but this is impossible if {\phi>\epsilon}.

If {|C_1| \geq |V|/2}, then define {S:= C_2 \cup \cdots \cup C_m}. We have

\displaystyle  |E'| \geq E(C_1,S) \geq d \cdot \phi \cdot |S|

which implies that {|S| \leq \frac \epsilon {2\phi} \cdot |V|} and so {C_1 \geq \left( 1- \frac \epsilon{2\phi} \right) \cdot |V|}. \Box

In a {d}-regular expander, the removal of {k} edges can cause at most {O(k/d)} vertices to be disconnected from the remaining “giant component.” Clearly, it is always possible to disconnect {k/d} vertices after removing {k} edges, so the reliability of an expander is essentially best possible.

Another way in which expander graphs act similarly to a complete graph is the following. Suppose that, given a graph {G=(V,E)}, we generate a sequence {v_1,\ldots,v_k} by choosing {v_1 \in V} uniformly at random and then performing a {(k-1)}-step random walk. If {G} is a complete graph (in which every vertex has a self-loop), this process uses {k \log |V|} random bits and generates {k} uniform and independent random vertices. In an expander of constant degree, the process uses only {\log |V| + O(k)} random bits, and the resulting sequence has several of the useful statistical properties of a sequence generated uniformly at random. Especially in the case in which {k} is of the order of {\log |V|}, using {O(\log |V|)} instead of {O(\log^2 |V|)} random bits can be a significant saving in certain application. (Note, in particular, that the sample space has polynomial size instead of quasi-polynomial size.)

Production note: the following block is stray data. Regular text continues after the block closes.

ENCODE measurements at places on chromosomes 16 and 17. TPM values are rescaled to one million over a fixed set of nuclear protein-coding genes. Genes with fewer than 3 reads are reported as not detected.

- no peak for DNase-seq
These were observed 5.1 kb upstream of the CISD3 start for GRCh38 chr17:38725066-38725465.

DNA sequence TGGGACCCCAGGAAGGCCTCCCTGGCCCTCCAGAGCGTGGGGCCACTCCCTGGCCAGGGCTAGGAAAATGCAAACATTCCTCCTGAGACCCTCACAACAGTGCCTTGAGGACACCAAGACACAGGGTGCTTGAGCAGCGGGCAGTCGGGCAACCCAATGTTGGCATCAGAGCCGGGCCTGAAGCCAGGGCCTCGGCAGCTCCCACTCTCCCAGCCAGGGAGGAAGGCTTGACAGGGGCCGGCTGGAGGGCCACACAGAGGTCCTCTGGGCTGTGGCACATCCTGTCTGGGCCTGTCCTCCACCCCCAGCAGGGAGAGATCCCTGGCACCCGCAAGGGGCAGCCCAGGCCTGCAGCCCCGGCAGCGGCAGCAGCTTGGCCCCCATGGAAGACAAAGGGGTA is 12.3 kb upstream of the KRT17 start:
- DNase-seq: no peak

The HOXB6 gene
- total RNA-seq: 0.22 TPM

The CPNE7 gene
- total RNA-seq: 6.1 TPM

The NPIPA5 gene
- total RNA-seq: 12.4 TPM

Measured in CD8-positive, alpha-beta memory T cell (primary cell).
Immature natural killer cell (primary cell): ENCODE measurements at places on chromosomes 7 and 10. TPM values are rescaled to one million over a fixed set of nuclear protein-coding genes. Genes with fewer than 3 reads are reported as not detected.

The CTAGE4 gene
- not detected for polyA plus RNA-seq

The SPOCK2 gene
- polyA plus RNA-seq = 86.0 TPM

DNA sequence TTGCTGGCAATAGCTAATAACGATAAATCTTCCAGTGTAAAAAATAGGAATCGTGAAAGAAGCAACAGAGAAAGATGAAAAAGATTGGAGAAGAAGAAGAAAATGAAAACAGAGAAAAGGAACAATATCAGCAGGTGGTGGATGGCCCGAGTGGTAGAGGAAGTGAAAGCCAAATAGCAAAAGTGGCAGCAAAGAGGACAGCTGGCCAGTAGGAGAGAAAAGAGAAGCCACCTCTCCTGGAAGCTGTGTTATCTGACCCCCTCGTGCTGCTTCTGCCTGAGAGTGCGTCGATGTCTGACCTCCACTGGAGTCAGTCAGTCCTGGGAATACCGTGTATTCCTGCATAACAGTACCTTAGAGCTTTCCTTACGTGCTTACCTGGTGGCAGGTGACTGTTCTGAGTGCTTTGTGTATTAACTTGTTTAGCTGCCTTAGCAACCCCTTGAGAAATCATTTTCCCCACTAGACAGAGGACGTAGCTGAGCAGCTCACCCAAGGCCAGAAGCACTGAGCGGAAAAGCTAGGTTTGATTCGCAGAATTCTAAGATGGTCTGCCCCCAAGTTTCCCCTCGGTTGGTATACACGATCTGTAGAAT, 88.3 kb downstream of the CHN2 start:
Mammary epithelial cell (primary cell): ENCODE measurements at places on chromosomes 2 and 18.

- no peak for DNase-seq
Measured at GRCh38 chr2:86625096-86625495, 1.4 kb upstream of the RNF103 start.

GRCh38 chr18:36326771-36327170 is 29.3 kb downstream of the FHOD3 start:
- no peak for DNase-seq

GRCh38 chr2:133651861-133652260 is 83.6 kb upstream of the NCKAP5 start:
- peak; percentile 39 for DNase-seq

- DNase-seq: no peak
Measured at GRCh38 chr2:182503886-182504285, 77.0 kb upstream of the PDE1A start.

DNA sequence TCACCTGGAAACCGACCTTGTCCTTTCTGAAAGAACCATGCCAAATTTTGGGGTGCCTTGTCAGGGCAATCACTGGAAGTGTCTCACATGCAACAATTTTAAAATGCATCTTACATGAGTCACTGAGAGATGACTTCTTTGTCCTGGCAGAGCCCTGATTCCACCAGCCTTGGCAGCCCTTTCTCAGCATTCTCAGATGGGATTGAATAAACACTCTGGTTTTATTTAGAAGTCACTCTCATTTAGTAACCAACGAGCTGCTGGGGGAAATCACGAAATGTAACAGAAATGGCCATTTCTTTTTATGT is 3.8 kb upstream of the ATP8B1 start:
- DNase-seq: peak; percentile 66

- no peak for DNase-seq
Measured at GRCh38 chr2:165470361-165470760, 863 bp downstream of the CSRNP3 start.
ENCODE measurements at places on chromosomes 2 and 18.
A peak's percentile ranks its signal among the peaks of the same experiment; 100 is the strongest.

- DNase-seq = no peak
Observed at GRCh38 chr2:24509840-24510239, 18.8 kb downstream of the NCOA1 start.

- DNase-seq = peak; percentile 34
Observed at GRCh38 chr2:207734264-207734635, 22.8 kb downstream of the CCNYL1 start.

Constructions of constant-degree expanders are useful in a variety of applications, from the design of data structures, to the derandomization of algorithms, from efficient cryptographic constructions to being building blocks of more complex quasirandom objects.

There are two families of approaches to the explicit (efficient) construction of bounded-degree expanders. One is via algebraic constructions, typically ones in which the expander is constructed as a Cayley graph of a finite group. Usually these constructions are easy to describe but rather difficult to analyze. The study of such expanders, and of the related group properties, has become a very active research program. There are also combinatorial constructions, which are somewhat more complicated to describe but considerably simpler to analyze.

4. Mixing time of random walks